Dissecting King-Queen Suited (KQs)


Most No Limit Holdem hands with any value fall into a specific hand grouping. Hands generally derive their power from either their ability to win a showdown unimproved, the ease at which they can produce strong hands like top pair strong kicker, or their ability to occasionally flop monster hands (straights or flushes) or draws to monster hands. KQs is a hand that holds a rather ambiguous quality, in that it has enough "hi card power" to easily improve to top pair with a strong kicker, and it also has a reasonable chance of flopping the kind of monster hand or draw that you would be playing for with a hand like 98s. It is exactly the "dualistic" nature of the hand that causes it to be played in such a dissimilar manner by many equally talented players.

KQs King Queen Suited

Let's look at the two main categories of hands that you will be playing in No Limit Holdem poker: premium hands and speculative hands. Premium hands such as KK, AK, AQs and the like play best against one or two callers. They are likely to improve to or maintain their status as the best hand after the flop. These hands call for pre-flop raises that are designed mainly to limit the playing field and charge lesser hands to draw against them. The other types of playable hands, speculative hands, are more profitable in multi-player pots and favor calls to raises before the flop. With speculative poker hands, you would like to see a relatively cheap flop and wait until your hand is more defined before you decide how to proceed. KQs is a strong favorite against one random hand and fares well against one caller. However, if many players enter an unraised pot, the hand can morph into a strong drawing hand. You might elect to open with a raise in middle position before the flop with KQs, or you may decide to limp in with the hand after a few players call the big blind in front of you. Although I consider KQs a mediocre poker hand, it is certainly an interesting one. I am rarely disappointed to see it when I peek into my hand from middle or late position.

How to Play KQs

The manner in which you will play KQs is very dependant on your position at the table and the action that has taken place in front of you. If you are in early position you should not be eager to play with KQs. You may limp in with it occasionally from up front at a passive table. On very rare occasions you may even elect to raise with KQs from under the gun. That is only to vary your play, and only if you are playing against a lot of tight players and you have a very tight table image. Fundamentally, though, our default option is to fold with KQs in early position, limp with it in middle position, and open with it in late position. You won't hear me talk in similar terms about many other hand in the game. I do play medium pocket pairs in a similar method, but describing how to play those hands is another article. I want to explain the situations in which we would like to find ourselves with this hand so you can better understand my philosophy on it.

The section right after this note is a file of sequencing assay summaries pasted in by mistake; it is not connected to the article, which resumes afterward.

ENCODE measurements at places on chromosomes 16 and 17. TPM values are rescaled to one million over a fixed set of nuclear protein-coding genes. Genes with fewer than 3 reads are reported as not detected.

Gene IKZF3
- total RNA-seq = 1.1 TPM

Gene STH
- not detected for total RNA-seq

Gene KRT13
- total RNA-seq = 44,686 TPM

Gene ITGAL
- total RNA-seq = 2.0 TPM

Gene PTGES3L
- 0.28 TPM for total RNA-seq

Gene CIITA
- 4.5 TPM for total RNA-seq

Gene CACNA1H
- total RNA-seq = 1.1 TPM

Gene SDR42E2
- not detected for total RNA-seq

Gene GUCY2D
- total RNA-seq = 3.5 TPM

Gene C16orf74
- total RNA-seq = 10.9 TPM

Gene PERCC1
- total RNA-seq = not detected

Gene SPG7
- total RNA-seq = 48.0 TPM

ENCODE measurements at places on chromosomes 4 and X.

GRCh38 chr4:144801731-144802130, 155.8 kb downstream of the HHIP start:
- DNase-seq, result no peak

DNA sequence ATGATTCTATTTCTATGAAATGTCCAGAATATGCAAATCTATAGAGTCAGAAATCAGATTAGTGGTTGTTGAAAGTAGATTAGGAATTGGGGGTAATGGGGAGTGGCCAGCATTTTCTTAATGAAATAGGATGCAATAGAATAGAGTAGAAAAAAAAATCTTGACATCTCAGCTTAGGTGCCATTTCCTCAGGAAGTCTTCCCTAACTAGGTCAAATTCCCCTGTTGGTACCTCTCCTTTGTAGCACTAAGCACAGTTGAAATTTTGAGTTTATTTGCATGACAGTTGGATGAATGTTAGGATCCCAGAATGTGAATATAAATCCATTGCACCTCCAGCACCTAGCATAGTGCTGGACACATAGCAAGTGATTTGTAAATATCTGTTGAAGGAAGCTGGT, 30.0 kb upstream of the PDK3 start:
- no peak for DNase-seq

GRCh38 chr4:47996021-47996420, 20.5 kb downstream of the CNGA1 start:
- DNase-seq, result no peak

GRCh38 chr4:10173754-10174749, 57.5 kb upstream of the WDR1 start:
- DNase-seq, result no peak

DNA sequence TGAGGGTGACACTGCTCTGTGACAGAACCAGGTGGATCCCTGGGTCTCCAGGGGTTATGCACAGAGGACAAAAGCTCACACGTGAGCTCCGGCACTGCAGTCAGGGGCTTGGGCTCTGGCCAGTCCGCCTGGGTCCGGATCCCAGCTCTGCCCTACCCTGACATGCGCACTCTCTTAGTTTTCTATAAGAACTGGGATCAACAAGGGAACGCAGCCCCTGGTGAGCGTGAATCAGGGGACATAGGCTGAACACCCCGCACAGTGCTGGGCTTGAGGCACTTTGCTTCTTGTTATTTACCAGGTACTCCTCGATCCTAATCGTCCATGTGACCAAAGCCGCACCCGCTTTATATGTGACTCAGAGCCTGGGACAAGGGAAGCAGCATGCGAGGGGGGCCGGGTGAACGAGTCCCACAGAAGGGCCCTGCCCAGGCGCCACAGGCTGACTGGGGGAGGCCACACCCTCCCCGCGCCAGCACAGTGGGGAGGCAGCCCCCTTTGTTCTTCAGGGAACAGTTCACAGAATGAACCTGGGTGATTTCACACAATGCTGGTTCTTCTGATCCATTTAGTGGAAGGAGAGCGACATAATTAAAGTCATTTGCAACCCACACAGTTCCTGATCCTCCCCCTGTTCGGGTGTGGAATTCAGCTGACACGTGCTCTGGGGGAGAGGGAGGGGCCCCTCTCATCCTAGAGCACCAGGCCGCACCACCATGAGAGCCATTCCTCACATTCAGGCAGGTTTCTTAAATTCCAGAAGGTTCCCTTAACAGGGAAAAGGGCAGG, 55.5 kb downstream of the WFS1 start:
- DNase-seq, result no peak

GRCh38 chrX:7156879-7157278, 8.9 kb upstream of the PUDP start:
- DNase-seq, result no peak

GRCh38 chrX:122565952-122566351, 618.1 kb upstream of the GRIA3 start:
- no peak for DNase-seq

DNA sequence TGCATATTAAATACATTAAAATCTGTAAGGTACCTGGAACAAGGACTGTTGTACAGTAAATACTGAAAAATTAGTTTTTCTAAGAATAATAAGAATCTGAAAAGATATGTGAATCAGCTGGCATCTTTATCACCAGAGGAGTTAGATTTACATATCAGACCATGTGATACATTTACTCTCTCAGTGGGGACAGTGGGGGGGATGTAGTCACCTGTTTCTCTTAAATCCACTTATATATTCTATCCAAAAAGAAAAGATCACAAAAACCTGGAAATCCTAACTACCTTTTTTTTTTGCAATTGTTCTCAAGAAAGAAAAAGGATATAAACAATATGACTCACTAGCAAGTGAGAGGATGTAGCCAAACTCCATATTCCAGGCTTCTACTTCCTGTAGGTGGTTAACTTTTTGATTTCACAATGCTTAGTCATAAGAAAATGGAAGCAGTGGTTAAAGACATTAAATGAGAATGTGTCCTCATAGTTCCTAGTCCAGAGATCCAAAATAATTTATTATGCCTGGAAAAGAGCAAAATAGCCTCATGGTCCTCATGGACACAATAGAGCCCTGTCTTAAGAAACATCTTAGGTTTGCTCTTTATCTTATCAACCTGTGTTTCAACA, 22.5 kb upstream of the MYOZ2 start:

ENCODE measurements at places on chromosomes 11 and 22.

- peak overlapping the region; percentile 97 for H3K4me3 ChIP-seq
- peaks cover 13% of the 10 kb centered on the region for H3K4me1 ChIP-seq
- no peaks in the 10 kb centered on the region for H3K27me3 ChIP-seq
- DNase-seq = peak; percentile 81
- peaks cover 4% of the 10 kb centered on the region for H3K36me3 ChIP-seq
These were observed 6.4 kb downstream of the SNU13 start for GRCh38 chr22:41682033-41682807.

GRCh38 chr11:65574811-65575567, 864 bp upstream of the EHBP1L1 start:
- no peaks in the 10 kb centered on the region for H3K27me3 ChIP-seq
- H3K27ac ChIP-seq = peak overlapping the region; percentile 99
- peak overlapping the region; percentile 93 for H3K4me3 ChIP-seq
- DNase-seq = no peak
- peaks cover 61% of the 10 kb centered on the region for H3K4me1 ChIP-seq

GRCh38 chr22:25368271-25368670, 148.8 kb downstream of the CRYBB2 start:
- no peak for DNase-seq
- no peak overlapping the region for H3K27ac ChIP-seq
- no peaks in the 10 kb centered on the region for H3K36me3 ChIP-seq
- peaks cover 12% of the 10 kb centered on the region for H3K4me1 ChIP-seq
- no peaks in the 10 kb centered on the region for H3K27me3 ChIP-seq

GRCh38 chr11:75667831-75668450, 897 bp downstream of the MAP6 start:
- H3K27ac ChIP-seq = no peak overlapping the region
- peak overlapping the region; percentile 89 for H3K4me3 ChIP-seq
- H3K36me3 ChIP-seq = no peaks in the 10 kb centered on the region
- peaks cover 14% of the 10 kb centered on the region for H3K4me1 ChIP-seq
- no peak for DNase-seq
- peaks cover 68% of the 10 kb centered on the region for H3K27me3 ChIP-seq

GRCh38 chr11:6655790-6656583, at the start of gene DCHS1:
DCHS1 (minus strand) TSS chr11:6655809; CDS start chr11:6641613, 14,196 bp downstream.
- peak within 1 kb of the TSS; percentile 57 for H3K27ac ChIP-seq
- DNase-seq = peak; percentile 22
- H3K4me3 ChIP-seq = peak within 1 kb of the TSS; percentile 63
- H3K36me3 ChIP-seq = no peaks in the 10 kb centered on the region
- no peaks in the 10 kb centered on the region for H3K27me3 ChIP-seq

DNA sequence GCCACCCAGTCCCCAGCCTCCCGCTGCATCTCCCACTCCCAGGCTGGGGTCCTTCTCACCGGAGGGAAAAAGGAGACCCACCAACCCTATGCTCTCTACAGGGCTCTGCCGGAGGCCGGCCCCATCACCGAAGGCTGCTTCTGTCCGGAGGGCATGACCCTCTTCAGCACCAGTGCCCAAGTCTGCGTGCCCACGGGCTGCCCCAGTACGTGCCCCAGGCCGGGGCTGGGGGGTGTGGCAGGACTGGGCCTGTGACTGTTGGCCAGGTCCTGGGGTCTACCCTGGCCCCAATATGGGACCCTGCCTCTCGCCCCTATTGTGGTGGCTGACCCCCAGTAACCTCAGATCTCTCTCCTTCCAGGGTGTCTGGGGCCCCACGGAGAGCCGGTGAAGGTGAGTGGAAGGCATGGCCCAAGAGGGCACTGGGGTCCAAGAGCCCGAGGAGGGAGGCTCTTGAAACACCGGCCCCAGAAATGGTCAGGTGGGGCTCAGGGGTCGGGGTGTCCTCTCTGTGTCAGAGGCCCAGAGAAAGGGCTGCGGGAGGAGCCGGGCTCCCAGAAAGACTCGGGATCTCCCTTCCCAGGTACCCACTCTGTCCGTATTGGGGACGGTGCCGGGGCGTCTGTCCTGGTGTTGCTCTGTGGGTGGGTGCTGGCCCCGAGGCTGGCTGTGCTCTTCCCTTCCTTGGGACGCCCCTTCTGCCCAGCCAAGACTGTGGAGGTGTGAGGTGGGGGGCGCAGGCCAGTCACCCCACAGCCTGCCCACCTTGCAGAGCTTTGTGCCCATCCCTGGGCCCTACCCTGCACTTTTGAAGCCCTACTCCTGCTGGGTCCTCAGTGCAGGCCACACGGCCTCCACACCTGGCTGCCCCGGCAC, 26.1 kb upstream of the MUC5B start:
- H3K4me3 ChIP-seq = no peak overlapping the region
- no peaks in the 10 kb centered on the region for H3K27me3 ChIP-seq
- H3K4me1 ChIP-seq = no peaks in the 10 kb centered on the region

• 1) Many limpers and no raisers. We don't mind playing KQs in this situation because of its ability to flop high flushes and flush draws, and its ability to flop straights and straight draws. When you do flop a straight or straight draw, the straight will often be the nut straight.
  • 2) One caller after you raise. Depending on the style of your caller and your respective positions relative to the dealer button, you have a good chance of having the best hand against one lone caller. The good thing about this situation is that when you flop the K or Q as top pair, you will have a pretty good kicker to go with it. It will also be very likely that your hand is the best hand if you do pair the high card on the flop. Not only is it true that top pair with second kicker is a good hand, it is also likely that your opponent would have re-raised with AK before the flop.